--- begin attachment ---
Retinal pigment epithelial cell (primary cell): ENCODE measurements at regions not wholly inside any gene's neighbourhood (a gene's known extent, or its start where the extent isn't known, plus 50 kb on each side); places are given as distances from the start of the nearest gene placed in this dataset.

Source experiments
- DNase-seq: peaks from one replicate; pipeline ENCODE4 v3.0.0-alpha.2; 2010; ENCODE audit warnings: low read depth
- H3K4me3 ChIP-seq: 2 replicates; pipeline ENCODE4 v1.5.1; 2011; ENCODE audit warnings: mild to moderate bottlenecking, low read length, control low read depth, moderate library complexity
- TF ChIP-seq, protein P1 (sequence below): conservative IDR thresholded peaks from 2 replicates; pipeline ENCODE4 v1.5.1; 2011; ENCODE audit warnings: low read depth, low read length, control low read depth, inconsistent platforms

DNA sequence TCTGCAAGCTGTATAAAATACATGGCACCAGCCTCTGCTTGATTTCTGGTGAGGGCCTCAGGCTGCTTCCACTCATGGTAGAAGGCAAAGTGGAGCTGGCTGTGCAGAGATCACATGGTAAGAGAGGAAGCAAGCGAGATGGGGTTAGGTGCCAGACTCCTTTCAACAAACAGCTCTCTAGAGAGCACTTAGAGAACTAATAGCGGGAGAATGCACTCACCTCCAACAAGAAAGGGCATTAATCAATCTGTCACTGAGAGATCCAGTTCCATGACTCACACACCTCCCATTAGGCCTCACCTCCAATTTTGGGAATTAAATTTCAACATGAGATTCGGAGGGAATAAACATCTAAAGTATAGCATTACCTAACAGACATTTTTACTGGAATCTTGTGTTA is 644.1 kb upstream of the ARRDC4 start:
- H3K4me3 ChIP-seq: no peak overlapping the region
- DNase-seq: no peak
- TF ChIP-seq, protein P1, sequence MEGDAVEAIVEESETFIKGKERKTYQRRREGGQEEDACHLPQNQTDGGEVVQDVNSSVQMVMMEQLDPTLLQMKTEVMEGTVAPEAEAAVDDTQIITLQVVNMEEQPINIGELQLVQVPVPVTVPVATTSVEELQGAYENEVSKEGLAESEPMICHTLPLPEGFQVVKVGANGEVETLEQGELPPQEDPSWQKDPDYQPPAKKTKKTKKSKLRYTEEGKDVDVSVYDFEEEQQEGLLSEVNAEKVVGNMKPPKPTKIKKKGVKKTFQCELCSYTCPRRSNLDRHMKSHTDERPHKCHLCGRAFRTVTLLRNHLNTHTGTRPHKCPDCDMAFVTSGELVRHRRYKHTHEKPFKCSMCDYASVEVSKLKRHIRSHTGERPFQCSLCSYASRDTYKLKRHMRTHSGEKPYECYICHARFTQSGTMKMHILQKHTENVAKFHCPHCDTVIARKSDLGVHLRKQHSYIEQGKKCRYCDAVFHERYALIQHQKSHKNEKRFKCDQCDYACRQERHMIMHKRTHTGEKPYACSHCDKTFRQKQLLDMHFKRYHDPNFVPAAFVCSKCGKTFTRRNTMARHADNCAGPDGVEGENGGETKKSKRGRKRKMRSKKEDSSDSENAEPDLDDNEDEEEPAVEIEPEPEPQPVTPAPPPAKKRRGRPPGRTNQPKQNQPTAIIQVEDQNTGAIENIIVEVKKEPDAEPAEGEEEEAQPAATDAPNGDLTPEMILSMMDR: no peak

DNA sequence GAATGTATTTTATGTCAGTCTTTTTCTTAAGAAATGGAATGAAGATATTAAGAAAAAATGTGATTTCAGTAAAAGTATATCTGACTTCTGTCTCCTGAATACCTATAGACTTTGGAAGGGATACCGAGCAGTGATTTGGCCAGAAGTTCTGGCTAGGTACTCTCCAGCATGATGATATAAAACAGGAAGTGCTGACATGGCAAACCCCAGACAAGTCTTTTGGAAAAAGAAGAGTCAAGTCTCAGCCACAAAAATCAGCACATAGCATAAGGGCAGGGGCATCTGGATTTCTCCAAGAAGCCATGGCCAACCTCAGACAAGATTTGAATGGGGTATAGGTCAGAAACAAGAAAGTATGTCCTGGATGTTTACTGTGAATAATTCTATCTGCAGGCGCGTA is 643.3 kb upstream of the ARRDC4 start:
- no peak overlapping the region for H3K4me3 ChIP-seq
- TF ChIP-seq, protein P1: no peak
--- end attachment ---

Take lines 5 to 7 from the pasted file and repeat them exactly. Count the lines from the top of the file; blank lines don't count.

- TF ChIP-seq, protein P1 (sequence below): conservative IDR thresholded peaks from 2 replicates; pipeline ENCODE4 v1.5.1; 2011; ENCODE audit warnings: low read depth, low read length, control low read depth, inconsistent platforms

DNA sequence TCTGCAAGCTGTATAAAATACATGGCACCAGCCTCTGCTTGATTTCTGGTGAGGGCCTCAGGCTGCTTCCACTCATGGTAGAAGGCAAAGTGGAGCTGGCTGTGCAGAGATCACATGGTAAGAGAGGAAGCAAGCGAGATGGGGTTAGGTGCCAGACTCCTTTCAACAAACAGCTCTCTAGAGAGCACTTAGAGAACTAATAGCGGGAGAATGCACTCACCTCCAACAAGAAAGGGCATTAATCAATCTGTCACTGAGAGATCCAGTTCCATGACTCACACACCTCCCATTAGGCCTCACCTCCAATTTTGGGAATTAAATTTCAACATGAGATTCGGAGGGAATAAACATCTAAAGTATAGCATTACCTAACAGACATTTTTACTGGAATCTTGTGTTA is 644.1 kb upstream of the ARRDC4 start:
- H3K4me3 ChIP-seq: no peak overlapping the region